skip to main content


Search for: All records

Creators/Authors contains: "Abel, Stephanie"

Note: When clicking on a Digital Object Identifier (DOI) number, you will be taken to an external site maintained by the publisher. Some full text articles may not yet be available without a charge during the embargo (administrative interval).
What is a DOI Number?

Some links on this page may take you to non-federal websites. Their policies may differ from this site.

  1. Abstract

    Compound‐specific stable isotope analysis (CSIA) of amino acids (AA) has rapidly become a powerful tool in studies of food web architecture, resource use, and biogeochemical cycling. However, applications to avian ecology have been limited because no controlled studies have examined the patterns inAAisotope fractionation in birds. We conducted a controlledCSIAfeeding experiment on an avian species, the gentoo penguin (Pygoscelis papua), to examine patterns in individualAAcarbon and nitrogen stable isotope fractionation between diet (D) and consumer (C) (Δ13CC‐Dand Δ15NC‐D, respectively). We found that essentialAAδ13C values and sourceAAδ15N values in feathers showed minimal trophic fractionation between diet and consumer, providing independent but complimentary archival proxies for primary producers and nitrogen sources respectively, at the base of food webs supporting penguins. Variations in nonessentialAAΔ13CC‐Dvalues reflected differences in macromolecule sources used for biosynthesis (e.g., protein vs. lipids) and provided a metric to assess resource utilization. The avian‐specific nitrogen trophic discrimination factor (TDFGlu‐Phe= 3.5 ± 0.4‰) that we calculated from the difference in trophic fractionation (Δ15NC‐D) of glutamic acid and phenylalanine was significantly lower than the conventional literature value of 7.6‰. Trophic positions of five species of wild penguins calculated using a multi‐TDFGlu‐Pheequation with the avian‐specificTDFGlu‐Phevalue from our experiment provided estimates that were more ecologically realistic than estimates using a singleTDFGlu‐Pheof 7.6‰ from the previous literature. Our results provide a quantitative, mechanistic framework for the use ofCSIAin nonlethal, archival feathers to study the movement and foraging ecology of avian consumers.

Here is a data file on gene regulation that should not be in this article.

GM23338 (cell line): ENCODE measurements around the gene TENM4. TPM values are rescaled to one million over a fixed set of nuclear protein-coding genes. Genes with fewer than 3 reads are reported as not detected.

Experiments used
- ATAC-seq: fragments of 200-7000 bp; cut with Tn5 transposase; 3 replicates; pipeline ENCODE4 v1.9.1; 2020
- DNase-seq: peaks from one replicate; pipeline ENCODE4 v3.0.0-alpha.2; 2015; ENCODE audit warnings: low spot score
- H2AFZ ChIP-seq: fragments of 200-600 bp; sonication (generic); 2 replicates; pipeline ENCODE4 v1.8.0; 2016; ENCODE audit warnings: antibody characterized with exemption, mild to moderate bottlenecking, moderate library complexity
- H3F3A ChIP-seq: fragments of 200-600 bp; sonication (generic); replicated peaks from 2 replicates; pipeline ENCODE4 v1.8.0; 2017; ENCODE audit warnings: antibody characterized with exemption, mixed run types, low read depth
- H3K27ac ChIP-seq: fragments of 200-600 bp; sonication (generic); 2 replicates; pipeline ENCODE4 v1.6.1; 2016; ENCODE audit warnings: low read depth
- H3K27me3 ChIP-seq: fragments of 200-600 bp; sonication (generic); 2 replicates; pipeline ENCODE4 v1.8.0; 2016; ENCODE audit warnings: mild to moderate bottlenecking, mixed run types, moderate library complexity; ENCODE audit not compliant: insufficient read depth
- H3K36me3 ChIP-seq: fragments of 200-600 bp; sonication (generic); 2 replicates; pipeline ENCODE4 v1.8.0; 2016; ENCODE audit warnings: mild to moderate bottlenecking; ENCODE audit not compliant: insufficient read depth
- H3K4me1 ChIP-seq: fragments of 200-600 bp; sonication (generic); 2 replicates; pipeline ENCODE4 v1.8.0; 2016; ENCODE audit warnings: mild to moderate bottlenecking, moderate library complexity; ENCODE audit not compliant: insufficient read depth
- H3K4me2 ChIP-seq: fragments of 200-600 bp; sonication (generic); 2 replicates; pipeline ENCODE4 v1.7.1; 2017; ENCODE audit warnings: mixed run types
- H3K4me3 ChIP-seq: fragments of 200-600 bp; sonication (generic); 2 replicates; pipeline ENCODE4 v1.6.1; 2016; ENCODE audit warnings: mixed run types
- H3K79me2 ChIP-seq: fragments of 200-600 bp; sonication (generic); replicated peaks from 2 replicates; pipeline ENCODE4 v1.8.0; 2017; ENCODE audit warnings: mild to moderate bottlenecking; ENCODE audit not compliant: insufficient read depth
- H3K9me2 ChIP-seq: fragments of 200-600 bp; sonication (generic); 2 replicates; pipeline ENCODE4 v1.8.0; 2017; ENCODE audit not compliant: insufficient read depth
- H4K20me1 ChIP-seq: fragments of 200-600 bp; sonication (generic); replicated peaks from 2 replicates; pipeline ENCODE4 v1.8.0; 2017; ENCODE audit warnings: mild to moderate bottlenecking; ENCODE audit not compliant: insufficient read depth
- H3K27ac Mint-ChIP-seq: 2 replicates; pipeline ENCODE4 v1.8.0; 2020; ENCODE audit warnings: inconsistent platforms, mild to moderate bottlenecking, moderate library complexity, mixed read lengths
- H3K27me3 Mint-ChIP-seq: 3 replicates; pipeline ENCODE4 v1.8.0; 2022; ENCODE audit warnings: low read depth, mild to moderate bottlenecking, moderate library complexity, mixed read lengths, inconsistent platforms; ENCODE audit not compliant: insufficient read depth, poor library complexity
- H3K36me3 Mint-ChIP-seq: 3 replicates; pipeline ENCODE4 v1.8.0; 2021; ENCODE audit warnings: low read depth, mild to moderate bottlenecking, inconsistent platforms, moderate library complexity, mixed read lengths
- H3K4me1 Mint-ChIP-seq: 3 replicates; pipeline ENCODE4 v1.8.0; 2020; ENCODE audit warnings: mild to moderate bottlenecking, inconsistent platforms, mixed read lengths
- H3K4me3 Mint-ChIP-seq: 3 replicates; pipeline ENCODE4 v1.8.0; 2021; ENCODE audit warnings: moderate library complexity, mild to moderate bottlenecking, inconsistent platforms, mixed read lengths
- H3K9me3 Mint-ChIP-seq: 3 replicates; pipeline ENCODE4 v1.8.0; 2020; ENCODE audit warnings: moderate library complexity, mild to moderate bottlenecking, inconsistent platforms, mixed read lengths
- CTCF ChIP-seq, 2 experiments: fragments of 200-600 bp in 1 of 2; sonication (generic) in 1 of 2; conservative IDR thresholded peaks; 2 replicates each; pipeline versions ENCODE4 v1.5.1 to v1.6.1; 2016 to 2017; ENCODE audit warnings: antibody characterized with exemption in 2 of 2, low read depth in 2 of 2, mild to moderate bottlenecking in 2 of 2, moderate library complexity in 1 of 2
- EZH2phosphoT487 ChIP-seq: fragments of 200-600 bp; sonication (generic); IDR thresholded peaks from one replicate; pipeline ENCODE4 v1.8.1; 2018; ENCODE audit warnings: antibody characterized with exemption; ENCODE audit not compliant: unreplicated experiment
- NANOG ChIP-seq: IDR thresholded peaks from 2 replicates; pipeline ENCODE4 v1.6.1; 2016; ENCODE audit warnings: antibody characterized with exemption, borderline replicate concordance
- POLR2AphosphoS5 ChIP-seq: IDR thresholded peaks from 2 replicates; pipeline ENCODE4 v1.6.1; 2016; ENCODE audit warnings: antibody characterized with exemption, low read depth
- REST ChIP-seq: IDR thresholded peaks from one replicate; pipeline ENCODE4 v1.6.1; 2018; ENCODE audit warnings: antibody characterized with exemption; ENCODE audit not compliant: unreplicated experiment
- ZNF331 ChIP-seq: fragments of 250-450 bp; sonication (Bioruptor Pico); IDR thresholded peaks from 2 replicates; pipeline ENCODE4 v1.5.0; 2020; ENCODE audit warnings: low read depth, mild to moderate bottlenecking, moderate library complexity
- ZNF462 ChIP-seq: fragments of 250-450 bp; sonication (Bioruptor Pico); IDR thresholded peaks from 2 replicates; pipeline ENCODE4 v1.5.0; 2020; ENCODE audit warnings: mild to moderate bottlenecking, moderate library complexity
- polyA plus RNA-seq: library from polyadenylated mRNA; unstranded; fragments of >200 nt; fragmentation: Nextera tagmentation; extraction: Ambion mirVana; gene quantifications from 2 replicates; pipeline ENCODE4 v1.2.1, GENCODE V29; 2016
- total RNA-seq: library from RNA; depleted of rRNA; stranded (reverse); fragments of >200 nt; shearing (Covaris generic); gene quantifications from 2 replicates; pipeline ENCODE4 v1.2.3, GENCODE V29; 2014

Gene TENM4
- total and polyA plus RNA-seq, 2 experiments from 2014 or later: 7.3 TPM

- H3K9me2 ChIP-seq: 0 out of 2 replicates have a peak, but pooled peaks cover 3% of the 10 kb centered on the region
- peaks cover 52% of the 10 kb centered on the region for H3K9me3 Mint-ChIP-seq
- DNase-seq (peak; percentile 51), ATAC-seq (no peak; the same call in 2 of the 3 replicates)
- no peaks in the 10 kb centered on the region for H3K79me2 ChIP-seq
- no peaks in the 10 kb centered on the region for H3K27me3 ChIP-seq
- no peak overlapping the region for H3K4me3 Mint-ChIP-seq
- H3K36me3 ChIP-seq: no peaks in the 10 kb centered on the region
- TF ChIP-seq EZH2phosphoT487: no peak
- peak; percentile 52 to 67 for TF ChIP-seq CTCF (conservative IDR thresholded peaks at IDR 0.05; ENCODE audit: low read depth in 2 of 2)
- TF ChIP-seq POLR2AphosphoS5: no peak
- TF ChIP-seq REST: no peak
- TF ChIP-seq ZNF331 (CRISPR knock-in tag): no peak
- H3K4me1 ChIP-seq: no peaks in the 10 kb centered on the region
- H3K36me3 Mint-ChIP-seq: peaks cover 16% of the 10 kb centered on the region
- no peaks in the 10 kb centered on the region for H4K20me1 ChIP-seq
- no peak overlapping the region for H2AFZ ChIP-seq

more » « less